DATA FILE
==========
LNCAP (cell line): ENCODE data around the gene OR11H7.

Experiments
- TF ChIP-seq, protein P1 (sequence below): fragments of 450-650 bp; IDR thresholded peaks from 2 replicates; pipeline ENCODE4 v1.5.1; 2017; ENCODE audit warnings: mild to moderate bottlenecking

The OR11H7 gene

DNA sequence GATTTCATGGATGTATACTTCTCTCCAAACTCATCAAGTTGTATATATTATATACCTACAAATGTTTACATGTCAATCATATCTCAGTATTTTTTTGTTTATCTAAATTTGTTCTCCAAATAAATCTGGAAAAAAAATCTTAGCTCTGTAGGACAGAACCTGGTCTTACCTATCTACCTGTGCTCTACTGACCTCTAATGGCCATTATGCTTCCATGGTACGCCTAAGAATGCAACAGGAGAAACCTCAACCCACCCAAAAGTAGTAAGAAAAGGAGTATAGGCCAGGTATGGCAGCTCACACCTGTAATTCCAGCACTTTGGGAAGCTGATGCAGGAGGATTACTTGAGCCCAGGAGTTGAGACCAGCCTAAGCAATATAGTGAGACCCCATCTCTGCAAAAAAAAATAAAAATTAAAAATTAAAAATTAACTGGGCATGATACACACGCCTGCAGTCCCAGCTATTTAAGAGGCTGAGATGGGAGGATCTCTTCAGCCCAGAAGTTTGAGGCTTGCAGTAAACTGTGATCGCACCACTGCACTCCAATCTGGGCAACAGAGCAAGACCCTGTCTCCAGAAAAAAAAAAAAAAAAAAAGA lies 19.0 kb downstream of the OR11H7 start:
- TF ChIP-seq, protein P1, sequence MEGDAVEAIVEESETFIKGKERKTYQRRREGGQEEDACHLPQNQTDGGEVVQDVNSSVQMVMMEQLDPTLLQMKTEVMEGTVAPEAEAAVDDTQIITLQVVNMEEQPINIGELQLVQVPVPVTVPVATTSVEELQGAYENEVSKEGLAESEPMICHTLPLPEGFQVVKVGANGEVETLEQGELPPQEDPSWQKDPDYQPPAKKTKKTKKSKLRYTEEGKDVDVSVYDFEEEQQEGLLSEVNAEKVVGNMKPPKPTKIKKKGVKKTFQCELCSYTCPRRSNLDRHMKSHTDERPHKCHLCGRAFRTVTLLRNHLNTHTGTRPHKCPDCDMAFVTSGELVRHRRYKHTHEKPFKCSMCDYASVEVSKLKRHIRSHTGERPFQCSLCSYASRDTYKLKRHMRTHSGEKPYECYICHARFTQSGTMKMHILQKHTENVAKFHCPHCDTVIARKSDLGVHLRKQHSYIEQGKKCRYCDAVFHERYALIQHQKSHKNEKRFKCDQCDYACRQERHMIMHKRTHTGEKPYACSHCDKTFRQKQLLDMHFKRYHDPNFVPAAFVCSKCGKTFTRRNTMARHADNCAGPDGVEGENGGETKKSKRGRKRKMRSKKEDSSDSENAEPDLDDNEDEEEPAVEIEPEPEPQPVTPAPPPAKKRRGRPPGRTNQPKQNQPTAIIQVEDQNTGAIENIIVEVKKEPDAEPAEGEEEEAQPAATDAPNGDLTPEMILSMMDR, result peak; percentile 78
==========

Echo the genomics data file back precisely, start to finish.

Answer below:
LNCAP (cell line): ENCODE data around the gene OR11H7.

Experiments
- TF ChIP-seq, protein P1 (sequence below): fragments of 450-650 bp; IDR thresholded peaks from 2 replicates; pipeline ENCODE4 v1.5.1; 2017; ENCODE audit warnings: mild to moderate bottlenecking

The OR11H7 gene

DNA sequence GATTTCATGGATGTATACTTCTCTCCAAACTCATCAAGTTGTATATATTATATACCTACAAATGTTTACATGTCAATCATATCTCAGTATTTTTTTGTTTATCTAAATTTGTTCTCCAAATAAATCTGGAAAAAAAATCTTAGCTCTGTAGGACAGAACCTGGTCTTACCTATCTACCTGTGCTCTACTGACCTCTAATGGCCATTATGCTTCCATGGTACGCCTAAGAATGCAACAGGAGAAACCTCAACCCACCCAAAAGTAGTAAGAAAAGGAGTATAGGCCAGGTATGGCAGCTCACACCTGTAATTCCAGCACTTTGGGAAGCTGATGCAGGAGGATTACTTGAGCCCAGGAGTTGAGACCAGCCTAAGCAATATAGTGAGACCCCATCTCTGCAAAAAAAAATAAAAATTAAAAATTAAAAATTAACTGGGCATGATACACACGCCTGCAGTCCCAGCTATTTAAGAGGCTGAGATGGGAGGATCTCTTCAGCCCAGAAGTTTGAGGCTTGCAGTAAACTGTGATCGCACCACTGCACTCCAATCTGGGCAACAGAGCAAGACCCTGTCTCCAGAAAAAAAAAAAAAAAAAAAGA lies 19.0 kb downstream of the OR11H7 start:
- TF ChIP-seq, protein P1, sequence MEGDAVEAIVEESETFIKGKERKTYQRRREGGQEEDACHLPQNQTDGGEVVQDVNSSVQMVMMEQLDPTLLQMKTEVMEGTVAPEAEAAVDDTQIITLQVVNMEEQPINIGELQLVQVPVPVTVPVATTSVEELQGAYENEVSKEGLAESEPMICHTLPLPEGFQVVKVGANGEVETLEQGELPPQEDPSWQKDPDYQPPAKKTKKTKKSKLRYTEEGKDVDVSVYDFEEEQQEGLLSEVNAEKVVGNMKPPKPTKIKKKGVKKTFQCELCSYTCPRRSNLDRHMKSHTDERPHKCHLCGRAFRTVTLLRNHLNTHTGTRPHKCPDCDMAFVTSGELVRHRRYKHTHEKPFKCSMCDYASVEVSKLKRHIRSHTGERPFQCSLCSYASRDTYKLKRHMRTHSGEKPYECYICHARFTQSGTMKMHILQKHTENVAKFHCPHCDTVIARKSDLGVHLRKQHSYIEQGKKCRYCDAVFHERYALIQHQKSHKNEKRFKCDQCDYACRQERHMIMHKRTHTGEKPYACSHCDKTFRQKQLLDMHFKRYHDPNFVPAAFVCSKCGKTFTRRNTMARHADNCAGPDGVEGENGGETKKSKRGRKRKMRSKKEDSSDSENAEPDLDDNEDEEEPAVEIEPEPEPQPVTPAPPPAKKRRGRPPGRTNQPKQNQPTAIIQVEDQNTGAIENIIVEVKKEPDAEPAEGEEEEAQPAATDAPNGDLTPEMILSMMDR, result peak; percentile 78